Why We’ve Fallen in Love with Walking

Last month, we were ready to double down on any quarantine fitness challenges and streamable workouts we could get our hands on. We felt pressured to come out of this period of downtime with something to show for: a personal best, some extra muscle tone, a fully-tackled marathon training program. We thrive on pushing ourselves, and we love a good challenge. But sometimes, there’s just as much to be said for taking it easy and giving your body–and your mind–a break. 

If you’re getting burned out by the thought of keeping up with your fitness routine, especially when the fate of the world in general seems to be up in the air, you’re not alone. Our favorite way to move our bodies and keep our anxiety at bay has been by going on long walks. If you’re used to more high-intensity workouts, counting walking as exercise might feel a bit like cheating. It’s not–here are a few reasons why walking can be the best low-impact addition to your exercise routine.

Mental Health Boost

A study found that exercise, particularly outdoor exercise, has been clinically proven to reduce anxiety and depression, and can also extend your life and lower your risk for disease. Harder exercise doesn’t correlate to greater benefits–walking achieves similar results to jogging or even running. If you do want to give your body a little bit of an extra aerobic push, you can get the same benefits with 6-10 minutes of easy jogging. If you want to take it in the other direction, the study also lists gardening as a suitable exercise to boost physical health and keep stress at bay. With gyms closed and more reasons to be stressed than ever, walking can be a bit of a magic bullet–you’ll get in a day of active recovery, and you’ll calm your mind while you’re at it.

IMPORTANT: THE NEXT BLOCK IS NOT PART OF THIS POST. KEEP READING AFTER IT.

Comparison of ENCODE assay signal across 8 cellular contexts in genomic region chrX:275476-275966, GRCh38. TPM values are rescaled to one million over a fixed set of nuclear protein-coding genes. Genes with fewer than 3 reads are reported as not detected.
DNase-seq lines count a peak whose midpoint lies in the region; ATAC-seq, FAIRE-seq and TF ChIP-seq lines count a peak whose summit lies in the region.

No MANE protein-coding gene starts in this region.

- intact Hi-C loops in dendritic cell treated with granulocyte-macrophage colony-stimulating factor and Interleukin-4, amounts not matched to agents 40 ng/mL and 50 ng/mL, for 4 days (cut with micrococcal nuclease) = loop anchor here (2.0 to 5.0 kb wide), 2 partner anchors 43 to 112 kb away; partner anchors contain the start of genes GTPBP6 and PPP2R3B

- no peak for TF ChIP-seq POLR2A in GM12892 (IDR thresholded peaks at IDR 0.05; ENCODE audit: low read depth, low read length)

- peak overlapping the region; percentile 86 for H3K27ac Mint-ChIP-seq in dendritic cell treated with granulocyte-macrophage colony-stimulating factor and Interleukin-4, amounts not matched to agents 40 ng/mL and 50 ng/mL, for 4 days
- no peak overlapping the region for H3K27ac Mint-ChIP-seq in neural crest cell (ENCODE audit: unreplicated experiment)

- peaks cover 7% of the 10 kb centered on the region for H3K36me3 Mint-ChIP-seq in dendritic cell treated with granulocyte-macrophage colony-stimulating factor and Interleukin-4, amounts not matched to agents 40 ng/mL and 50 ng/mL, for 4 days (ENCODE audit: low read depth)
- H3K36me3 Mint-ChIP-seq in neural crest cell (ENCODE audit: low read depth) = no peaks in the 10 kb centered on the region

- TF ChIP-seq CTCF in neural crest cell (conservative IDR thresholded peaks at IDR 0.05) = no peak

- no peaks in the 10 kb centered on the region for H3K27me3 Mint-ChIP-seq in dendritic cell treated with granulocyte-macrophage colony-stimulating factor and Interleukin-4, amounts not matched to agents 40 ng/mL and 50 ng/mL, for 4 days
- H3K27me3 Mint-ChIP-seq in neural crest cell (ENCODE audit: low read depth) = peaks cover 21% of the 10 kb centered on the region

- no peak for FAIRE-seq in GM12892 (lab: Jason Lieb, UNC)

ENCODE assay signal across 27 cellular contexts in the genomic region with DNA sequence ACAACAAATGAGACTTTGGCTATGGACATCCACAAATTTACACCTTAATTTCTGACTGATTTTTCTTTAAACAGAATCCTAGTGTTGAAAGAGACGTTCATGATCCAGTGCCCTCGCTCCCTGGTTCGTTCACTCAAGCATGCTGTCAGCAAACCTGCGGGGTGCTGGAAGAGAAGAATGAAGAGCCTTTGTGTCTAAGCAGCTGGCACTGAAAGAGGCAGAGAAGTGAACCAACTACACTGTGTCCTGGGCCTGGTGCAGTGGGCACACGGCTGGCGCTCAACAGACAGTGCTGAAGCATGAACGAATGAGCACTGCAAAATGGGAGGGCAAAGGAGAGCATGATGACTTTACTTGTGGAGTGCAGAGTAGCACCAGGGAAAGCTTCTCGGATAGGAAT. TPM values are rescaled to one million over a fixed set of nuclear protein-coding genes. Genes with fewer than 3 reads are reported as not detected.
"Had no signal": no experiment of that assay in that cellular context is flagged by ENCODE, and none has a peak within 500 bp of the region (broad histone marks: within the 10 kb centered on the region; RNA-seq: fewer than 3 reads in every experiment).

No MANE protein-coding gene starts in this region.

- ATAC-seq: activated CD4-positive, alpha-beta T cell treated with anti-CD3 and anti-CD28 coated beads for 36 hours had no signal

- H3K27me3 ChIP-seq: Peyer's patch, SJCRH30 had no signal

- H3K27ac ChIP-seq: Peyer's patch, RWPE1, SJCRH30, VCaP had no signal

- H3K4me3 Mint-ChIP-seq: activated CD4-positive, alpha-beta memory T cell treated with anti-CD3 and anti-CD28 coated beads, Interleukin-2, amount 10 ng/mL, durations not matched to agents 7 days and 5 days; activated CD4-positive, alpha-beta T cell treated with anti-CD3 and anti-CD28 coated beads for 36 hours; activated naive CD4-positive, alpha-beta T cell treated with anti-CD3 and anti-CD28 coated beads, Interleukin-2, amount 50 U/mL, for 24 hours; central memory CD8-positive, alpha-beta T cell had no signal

Better fat burn

Exercise scientists don’t all see eye to eye on this one–because running burns calories more quickly than walking, it would follow that running is more efficient when it comes to burning excess weight. But this isn’t quite true. Running, like virtually all exercise, causes a hormonal reaction in your body that releases glucose into the blood, giving your body access to plenty of energy. One of these hormones is cortisol, which is essential to energy production, but can also cause the body to store an excess of abdominal fat (if you’ve ever gained weight after a prolonged period of stress or lack of sleep, it’s likely due to increased cortisol levels). Because strenuous exercise causes a greater cortisol spike than easy or moderate exercise, it can sometimes also cause unwanted weight gain. Lower-impact exercises like walking don’t cause cortisol levels to spike the same way, so your body is able to burn fat stores more efficiently. Studies even show that walkers tend to have a lower BMI and waist circumference than those who don’t walk.

Exercise without injury

If you’re currently trying to heal an old injury, or you’re hoping to reduce the wear and tear on your body, walking can be an excellent interim exercise. Our bodies are built to walk long distances without significant strain. Exercises like long distance running, weight lifting, and studio fitness can be excellent ways to boost your fitness, but they can sometimes be counter to what our bodies are designed to do. One study found that runners have a 25% rate of injury, while another found that those who do Crossfit regularly have a 30% rate of injury. Walking, on the other hand, has around a 1% rate of injury.

How have you been getting your exercise during quarantine? Let us know!